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June 7th, 2017, 05:27 AM  #1 
Senior Member Joined: Dec 2015 From: somewhere Posts: 541 Thanks: 82  Exponential Equations
How to solve equations in mathematical way without inspection 1) $\displaystyle (x+1)^x =1$ 2) $\displaystyle x^2 = 2^x$ 3) $\displaystyle 2^x = 7^x$ 
June 7th, 2017, 08:43 AM  #2  
Senior Member Joined: Apr 2014 From: Glasgow Posts: 2,156 Thanks: 731 Math Focus: Physics, mathematical modelling, numerical and computational solutions 
If we pretend inspection doesn't exist... $\displaystyle (x+1)^x =1$ $\displaystyle \ln (x+1)^x =\ln 1$ $\displaystyle x \ln (x+1) = 0$ solution 1 is $\displaystyle x = 0 $ solution 2 is $\displaystyle \ln (x+1) = 0$ $\displaystyle x+1 = e^0$ $\displaystyle x+1 = 1$ $\displaystyle x = 0$ so there is a single solution, x=0 Quote:
$\displaystyle x^2 = 2^x$ $\displaystyle \ln x^2 = \ln 2^x$ $\displaystyle 2 \ln x = x \ln 2$ $\displaystyle \frac{1}{x} \ln x = \frac{1}{2} \ln 2$ $\displaystyle e^{\left(\ln \frac{1}{x}\right)} \ln x= \frac{1}{2} \ln 2$ $\displaystyle e^{\left(\ln x^{1}\right)} \ln x = \frac{1}{2} \ln 2$ $\displaystyle e^{\ln x} \ln x = \frac{1}{2} \ln 2$ $\displaystyle (\ln x) e^{\ln x} = \frac{1}{2} \ln 2$ $\displaystyle \ln x = W\left(\frac{1}{2} \ln 2\right)$ Because of the identity $\displaystyle W\left( \frac{\ln a}{a}\right) =  \ln a$ where a is between 1/e and e, we get $\displaystyle W\left( \frac{\ln 2}{2}\right) =  \ln 2$ Hence $\displaystyle  \ln x =  \ln 2$ $\displaystyle \ln x = \ln 2$ $\displaystyle x = 2$ That's as good as it's going to get for this one I think! Quote:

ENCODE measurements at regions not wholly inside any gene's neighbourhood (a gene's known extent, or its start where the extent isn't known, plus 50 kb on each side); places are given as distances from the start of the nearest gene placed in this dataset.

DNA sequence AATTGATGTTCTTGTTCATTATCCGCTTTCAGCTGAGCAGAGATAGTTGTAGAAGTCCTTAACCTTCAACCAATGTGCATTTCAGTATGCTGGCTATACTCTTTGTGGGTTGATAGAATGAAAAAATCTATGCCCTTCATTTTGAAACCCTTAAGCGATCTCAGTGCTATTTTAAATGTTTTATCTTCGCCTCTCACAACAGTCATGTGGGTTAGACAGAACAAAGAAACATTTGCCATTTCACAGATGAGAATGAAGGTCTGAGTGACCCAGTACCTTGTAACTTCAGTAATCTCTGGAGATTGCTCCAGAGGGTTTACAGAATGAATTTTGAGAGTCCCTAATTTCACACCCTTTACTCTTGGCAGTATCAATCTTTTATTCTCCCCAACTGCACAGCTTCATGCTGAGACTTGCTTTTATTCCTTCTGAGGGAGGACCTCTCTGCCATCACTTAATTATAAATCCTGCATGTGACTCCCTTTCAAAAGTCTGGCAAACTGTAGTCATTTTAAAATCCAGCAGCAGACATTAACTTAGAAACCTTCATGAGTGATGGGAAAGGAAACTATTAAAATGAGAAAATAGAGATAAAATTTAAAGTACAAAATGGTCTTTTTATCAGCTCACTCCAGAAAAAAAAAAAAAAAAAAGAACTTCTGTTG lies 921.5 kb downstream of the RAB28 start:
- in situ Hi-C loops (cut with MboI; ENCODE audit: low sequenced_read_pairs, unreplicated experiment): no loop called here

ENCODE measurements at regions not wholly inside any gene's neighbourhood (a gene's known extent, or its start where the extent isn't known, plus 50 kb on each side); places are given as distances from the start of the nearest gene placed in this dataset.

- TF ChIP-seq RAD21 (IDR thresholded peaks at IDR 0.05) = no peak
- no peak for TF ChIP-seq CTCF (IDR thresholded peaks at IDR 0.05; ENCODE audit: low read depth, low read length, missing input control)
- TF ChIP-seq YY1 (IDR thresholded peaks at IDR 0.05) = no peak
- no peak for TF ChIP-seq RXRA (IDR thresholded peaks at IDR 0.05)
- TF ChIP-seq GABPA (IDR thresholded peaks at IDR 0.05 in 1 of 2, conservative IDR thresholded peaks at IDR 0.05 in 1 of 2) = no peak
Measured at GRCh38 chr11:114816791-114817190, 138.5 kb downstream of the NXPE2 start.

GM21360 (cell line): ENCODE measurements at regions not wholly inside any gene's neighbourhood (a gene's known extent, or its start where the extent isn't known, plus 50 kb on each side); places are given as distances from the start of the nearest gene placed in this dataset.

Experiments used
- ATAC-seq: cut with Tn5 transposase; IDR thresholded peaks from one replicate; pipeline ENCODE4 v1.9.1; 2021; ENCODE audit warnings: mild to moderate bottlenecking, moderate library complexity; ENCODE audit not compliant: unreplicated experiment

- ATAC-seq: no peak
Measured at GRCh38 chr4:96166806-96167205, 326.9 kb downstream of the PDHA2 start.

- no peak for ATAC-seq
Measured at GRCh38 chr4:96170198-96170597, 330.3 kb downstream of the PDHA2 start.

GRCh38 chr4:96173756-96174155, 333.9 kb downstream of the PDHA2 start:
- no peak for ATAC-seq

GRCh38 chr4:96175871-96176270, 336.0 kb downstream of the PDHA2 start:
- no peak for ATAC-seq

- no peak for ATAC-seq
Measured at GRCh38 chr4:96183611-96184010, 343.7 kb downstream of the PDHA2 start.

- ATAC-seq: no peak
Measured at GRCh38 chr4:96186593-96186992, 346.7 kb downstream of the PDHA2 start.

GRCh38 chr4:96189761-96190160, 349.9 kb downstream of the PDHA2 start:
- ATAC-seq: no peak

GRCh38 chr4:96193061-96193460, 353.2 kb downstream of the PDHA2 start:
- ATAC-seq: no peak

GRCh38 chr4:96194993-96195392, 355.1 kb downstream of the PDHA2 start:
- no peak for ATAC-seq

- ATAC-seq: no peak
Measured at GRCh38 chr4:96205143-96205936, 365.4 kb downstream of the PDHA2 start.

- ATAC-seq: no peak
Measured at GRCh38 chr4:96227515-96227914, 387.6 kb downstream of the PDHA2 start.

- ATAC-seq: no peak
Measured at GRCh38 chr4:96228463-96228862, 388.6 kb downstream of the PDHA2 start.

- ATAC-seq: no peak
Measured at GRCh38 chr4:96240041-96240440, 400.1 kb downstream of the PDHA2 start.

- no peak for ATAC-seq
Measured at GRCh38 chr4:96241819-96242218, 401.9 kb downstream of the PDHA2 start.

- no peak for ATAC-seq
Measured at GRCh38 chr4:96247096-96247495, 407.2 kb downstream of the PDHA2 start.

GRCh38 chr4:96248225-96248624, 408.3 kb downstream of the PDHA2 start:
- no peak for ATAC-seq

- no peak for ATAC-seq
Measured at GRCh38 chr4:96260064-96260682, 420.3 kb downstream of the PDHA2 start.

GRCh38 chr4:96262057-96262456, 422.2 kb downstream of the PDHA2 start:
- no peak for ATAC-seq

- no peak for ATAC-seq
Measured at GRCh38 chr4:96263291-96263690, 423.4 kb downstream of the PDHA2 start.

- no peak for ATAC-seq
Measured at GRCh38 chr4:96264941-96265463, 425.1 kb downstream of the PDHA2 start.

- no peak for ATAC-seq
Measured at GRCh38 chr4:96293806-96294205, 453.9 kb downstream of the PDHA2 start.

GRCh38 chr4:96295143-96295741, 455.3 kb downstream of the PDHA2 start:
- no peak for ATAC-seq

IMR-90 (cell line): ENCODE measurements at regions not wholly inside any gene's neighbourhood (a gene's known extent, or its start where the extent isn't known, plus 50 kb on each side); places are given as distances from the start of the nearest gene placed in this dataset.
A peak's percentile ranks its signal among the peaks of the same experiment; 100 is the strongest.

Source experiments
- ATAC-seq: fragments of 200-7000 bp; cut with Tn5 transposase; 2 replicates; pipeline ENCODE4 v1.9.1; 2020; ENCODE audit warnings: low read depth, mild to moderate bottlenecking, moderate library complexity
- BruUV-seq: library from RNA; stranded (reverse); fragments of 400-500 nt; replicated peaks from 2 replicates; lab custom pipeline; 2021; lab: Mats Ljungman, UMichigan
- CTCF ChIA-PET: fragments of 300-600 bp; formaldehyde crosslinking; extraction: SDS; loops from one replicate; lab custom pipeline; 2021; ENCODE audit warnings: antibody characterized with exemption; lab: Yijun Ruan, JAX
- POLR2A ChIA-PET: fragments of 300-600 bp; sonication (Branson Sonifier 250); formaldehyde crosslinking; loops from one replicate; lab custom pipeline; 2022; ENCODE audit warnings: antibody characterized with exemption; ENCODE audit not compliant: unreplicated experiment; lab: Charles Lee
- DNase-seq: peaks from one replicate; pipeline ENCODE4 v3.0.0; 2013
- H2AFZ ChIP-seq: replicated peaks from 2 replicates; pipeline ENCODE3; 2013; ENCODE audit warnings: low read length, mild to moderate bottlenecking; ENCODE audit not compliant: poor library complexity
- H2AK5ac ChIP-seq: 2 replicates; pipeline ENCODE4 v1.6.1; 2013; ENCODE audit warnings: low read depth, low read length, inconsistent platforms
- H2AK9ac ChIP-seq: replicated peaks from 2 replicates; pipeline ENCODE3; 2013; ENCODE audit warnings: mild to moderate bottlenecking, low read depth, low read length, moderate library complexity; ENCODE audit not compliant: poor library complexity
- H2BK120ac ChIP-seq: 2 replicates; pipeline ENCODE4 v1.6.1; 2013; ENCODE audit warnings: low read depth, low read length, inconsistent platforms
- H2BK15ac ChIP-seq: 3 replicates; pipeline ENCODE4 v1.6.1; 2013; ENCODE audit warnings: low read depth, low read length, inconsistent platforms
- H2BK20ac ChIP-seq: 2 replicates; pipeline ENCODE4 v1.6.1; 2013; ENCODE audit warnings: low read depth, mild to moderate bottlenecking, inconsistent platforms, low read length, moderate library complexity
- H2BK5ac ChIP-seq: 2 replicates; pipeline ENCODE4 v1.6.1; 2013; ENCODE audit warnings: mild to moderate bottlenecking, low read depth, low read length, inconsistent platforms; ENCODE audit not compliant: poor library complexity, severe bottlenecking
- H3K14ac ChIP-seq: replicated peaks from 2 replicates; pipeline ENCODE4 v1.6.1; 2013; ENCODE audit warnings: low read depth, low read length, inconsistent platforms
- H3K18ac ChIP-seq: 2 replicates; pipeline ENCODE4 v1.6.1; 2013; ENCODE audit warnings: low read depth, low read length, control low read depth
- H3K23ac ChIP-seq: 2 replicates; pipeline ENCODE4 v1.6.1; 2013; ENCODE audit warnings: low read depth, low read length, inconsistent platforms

$\displaystyle 2^x = 7^x$ $\displaystyle \ln 2^x = \ln 7^x$ $\displaystyle x \ln 2 = x \ln 7$ $\displaystyle x \ln 2  x \ln 7 = 0$ $\displaystyle x (\ln 2  \ln 7) = 0$ Therefore, $\displaystyle x = 0$ is the solution  
June 7th, 2017, 12:33 PM  #3 
Senior Member Joined: Dec 2015 From: somewhere Posts: 541 Thanks: 82 
Methods above are correct The second equation 2) $\displaystyle x^2=2^x \; $ has two solutions $\displaystyle \; x_1=2 \; , \; x_2=4$ $\displaystyle 2^2=2^2 \; $ and $\displaystyle \; 2^4=4^2$ Last edited by idontknow; June 7th, 2017 at 12:48 PM. 
June 7th, 2017, 01:38 PM  #4 
Math Team Joined: Jul 2011 From: Texas Posts: 2,949 Thanks: 1555  actually, the equation $x^2=2^x$ has three solutions. note the zeros of the graph $y = x^22^x$ ...

June 8th, 2017, 01:54 AM  #5  
Senior Member Joined: Apr 2014 From: Glasgow Posts: 2,156 Thanks: 731 Math Focus: Physics, mathematical modelling, numerical and computational solutions  Quote:
Lambert's W function is multivalued, so the value I quoted in my first post is the result using only the principal value of W (a.k.a. the $\displaystyle W_0$ branch). The only other real branch is $\displaystyle W_{1}$. Using the $\displaystyle W_{1}$ branch: $\displaystyle W_{1}\left(\frac{ \ln 2}{2}\right) =  \ln 4$ (according to Wolfram) Therefore, $\displaystyle  \ln x =  \ln 4$ $\displaystyle x = 4$ So that's the other positive solution obtained. I don't know how to get the negative solution without a numerical method.  
June 8th, 2017, 06:09 AM  #6 
Senior Member Joined: Dec 2015 From: somewhere Posts: 541 Thanks: 82 
Equation $\displaystyle \; 2^x = x^2 \;$ has three solutions, proof not required. Using Lambert's W function by changing form of equation : $\displaystyle \; X=\pm (\sqrt{2})^x \; ,\; 2=\sqrt [x]{x^2} \; , \; 2^x  x^2 =0 \; , \; ... $ From $\displaystyle \; X=\pm (\sqrt{2})^x \;$ we choose negative square root $\displaystyle \; (\sqrt{2})^x $ $\displaystyle x=e^{\frac{xln2}{2}} \; \; ; \; \; xe^{ \frac{xln2}{2}}=1 \; \; ; \; \; \frac{\ln 2}{2}xe^{ \frac{xln2}{2}} $ $\displaystyle W(xe^{ \frac{xln2}{2}}\frac{\ln 2}{2} )=x\frac{\ln 2}{2} =W(\frac{\ln 2}{2} )$ $\displaystyle x_3=\frac{2}{\ln{2}}W(\frac{\ln 2}{2})$ I'm not sure whether this is the third solution! Last edited by skipjack; June 8th, 2017 at 08:28 AM. 
June 8th, 2017, 08:00 AM  #7 
Math Team Joined: Jul 2011 From: North America, 42nd parallel Posts: 3,372 Thanks: 233 
Note to self: NEVER discard inspection 
June 8th, 2017, 08:35 AM  #8 
Global Moderator Joined: Dec 2006 Posts: 20,757 Thanks: 2138  

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